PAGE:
TEAM NEWS: Junior Wallabies lose starting flyhalf for semi-final clash against Argentina

World Rugby U20s Championship
by Emma Greenwood

The Junior Wallabies will head into tomorrow’s crunch U20 world championship semi-final without flyhalf Will Harrison after the key playmaker was ruled out of the sudden-death contest with concussion.

Ben Donaldson will instead wear the no.10 jersey, bringing plenty of experience after being a key part of last year’s world championship campaign.

Harrison was one of the stars of Australia’s victorious Oceania Cup campaign before carrying his form into the world championships.

But a head knock late in Australia’s final pool match against England left the no.10 concussed and with only five days between that game and the semi-final against host nation Argentina, he has not yet recovered.

Junior Wallabies coach Jason Gilmore said Donaldson was the perfect replacement and had the full faith of the squad.

“Benny was a part of our program last year and camps and started at five-eighth for us at Oceania (against Fiji), he’s come off the bench twice here at five-eighth and looked really comfortable in that last 20 minutes against England, so we’ve got every confidence that Benny will do the job,” Gilmore said.

Gilmore said he hadn’t considered shuffling fellow playmakers Noah Lolesio (inside centre) or Isaac Lucas (fullback), who both can play at no.10.

Junior Wallabies flyhalf Will Harrison in action against Japan. Photo: Rugby AU Media/Stuart Walmsley

“The main thing is we know Benny can do a job, so there’s no thinking that we need to shuffle guys out of position,” Gilmore said.

“And we don’t want to move Noah or Isaac, who are doing really well in their preferred positions.

“Those two will obviously cover in behind Benny but that’s the reason we’ve picked Benny here is for five-eighth and fullback cover and that’s what he’s going to do.”

The Junior Wallabies will also be without Pat Tafa, who received a one-match suspension following his red card against England.

Discipline will be key for Australia, with cards readily handed out at this tournament and referees strictly enforcing rules on high contact, in particular.

“It’s pretty over officiated at the moment, that rule,” Gilmore said.

“I’m all for protecting the boys with contact to the head but there just needs to be some common sense with it.


“When you look at the players at the tournament and how many have been red-carded and then you look at their suspensions that they’re not receiving off the back of the red card, it makes you question whether the red card is justified or should it be a yellow card.

“It’s just what it is at the tournament.

“You’re definitely aware of it and you’ve just got to make sure your contact’s below the shoulders.”

Defence though will be the focus for the Australians against a home side that plays in the Argentinian style, focussing on set play at the scrum and lineout maul, capitalising on a strong pack.

“They’re always a tough team to play, it’s a bit like their national team or (Super Rugby’s) Jaguares as well but obviously playing at home when you’ve got that crowd support behind you and there’s expectation for them, it’s certainly lifted them to get into the semis and they’ve certainly deserved their spot,” Gilmore said.

“We’ll back our defence, that’s been the backbone of our footy team.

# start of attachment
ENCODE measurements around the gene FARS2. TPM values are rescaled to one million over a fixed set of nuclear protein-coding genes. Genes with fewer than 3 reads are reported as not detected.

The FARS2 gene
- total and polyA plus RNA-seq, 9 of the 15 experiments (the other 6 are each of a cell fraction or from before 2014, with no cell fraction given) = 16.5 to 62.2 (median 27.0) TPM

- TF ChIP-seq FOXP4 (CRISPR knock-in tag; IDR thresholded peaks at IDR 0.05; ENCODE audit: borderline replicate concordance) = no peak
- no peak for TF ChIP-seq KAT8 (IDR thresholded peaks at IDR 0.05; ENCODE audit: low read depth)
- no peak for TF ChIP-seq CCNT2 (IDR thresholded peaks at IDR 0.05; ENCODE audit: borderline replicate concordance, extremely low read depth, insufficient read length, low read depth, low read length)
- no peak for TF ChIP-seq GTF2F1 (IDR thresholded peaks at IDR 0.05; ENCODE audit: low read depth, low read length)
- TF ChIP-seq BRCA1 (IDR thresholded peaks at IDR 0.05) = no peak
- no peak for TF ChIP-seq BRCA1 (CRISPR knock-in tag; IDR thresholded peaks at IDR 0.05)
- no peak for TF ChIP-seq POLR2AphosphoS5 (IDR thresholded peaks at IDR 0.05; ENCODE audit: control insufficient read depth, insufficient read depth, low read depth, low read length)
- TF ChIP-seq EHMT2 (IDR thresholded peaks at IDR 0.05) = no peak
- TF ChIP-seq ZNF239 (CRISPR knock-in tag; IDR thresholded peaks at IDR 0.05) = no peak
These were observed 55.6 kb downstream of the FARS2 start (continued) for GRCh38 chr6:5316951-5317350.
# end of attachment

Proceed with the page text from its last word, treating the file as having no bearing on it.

“Obviously being a man down against England threw a spanner in the works but we weren’t happy with how we defended in that first half even though we were a man short.

England run in their 56-33 win over Australia at Club de Rugby Ateneo Inmaculada (CRAI) in Santa Fe. Photo: Franco Perego/World Rugby.

“It wasn’t what this team’s about. We picked it back up in the second half but we take real pride in how we defend and we want to put a marker in the ground tomorrow.”

A win is the singular goal though, with the Junior Wallabies strong campaign coming to an end if that doesn’t happen.

“That’s what it comes down to, it’s finals footy,” Gilmore said.

“You’ve got to perform well and you’ve got to keep working hard and in tough games like this it’s about momentum as well.

“When momentum’s against you, you’ve got to look to break it but when you’ve got that momentum, you’ve got to work hard to make sure those periods of time actually extend and you don’t lose momentum quickly.”

After a tough period for the game in Australia, the Junior Wallabies are providing real excitement for the future of rugby and are grateful for the support they’re generating.


“It’s been excellent, we’ve got great support from the families that have travelled to Argentina with us and the boys are aware of everything that’s going on back home,” he said.

“The boys are really proud to play for their country and they want to represent the people well.”

The Junior Wallabies take on Argentina in the semi-final of the U20 world championships in Rosario, Argentina, on Tuesday, June 18, kicking off at 2am AEST, live on Fox Sports and Kayo.


Junior Wallabies to face Argentina

1. Angus Bell, Sydney University

2. Lachlan Lonergan, Tuggeranong Vikings

3. Josh Nasser, University of Queensland

4. Michael Wood, Brothers

5. Trevor Hosea, Harlequins Rugby Club

6. Harry Wilson, Brothers

7. Fraser McReight (C), Brothers

8. Will Harris, Eastern Suburbs

9. Michael McDonald, Palmyra

10. Ben Donaldson, Randwick

11. Mark Nawaqanitawase, Eastwood

12. Noah Lolesio, Tuggeranong Vikings

13. Semisi Tupou, Box Hill

14. Sione Tui, Melbourne Unicorns

15. Isaac Lucas, Sunnybank


16. Joe Cotton, Wests Bulldogs

17. Bo Abra, Eastern Suburbs

18. Darcy Breen, Sydney University

19. Rhys Van Nek, Easts

20. Esei Ha’angana, Melbourne Unicorns

21. Carlo Tizzano, University of Western Australia

22. Nick Frost, Queanbeyan Whites

24. Henry Robertson, Sydney University

26. Kye Oates, University of Queensland

27. Joey Walton, Gordon